Anthropology Reading Journal Series I

Anthropology Reading Journal Series
IV. 09/26/2011: Revisiting “Classic” Ethnography: The Nuer

This week’s readings surround Evans-Pritchard’s and structuralist approach to anthropology. After a review of the related article, you can find my critical analysis on Evans-Pritchard’s ethnography on the Nuer after the first reading.

Reading #1

Coote, Jeremy. 1994. “Marvels of Everyday Vision: the Anthropology of Aesthetics and the Cattle Keeping Nilotes.” In The Anthropology of Art Reader, ed. Howard Morphy and Morgan Perkins.

Coote’s chapter on the Nilotes of Sothern Sudan explores the aesthetics of anthropology in regards to these peoples and their practice of cattle keeping. He writes that, “all human activity has aesthetic aspect,” (p. 125) laying groundwork to his belief that art and aesthetic can be treated independently of each other.

Using the Nilotes of Southern Sudan as a case study, he gives in depth descriptions of their cattle keeping process and explains through comparative study, the value in perceptual experience as seen in different societies. Coote goes on to stress the importance of not just making assumptions of what is seen but to see how the subject sees.

Because the Nilotes value cattle as their highest type of possession, Coote examines the details of cattle and the perceptual qualities that are so prized by many of the Nilote tribes. Of the qualities so prized for aesthetic value, comes first is the color of the cattle. He writes that “on discussing the colour patterns of an animal – as they do for hours – the Dinka sound more like art critics than stockbreeders”. (p.130) They value color with symbolic importance.

The second aesthetic value they look for is in sheen. The sheen of the hide can show the appreciation and time given to particular cattle in terms of grooming. Much of beauty that is seen in regards to the sheen of cattle has been spoken about in songs and poetry by the Nilotes.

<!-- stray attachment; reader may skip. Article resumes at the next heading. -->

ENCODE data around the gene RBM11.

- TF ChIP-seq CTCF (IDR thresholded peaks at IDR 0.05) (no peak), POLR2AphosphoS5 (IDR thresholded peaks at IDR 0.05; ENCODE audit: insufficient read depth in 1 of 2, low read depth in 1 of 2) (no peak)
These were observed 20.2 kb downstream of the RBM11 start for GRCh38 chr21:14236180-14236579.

Thirdly, the horn shape of the sculpting of the horns is particularly appealing to these tribes. The shaping of the horns while the cattle are still young is a common practice that trainers feel enhances the beauty of their cattle. Much appreciation of cattle and their horns is often expressed, once again, in song. 

The question arises, “why are these attributes so valued and important to the tribes?” As we read on, we realized that the Nilotes appreciate such qualities because of what they represent, i.e. health and longevity of the cattle. Bigness, sheen, and color in cattle therefore represent more than just symbolic beauty. Great importance is placed on these types of attributes that even linguistics are derived to reflect seeing their world in terms of a matrix of cattle related words. This perception also dictates the Nilote’s behavior, to the degree that, at times, they dance and act like cattle.  

Coote finally concludes his article with reiterating his explanation of cattle being the primary aesthetic locus for Nilotic peoples, emphasizing that people act to “maximize their aesthetic satisfaction”. By acknowledging and being aware of how a people see and what they attribute to their aesthetic, a better understanding can be garnered towards their society. 

Book #1 Critical Analysis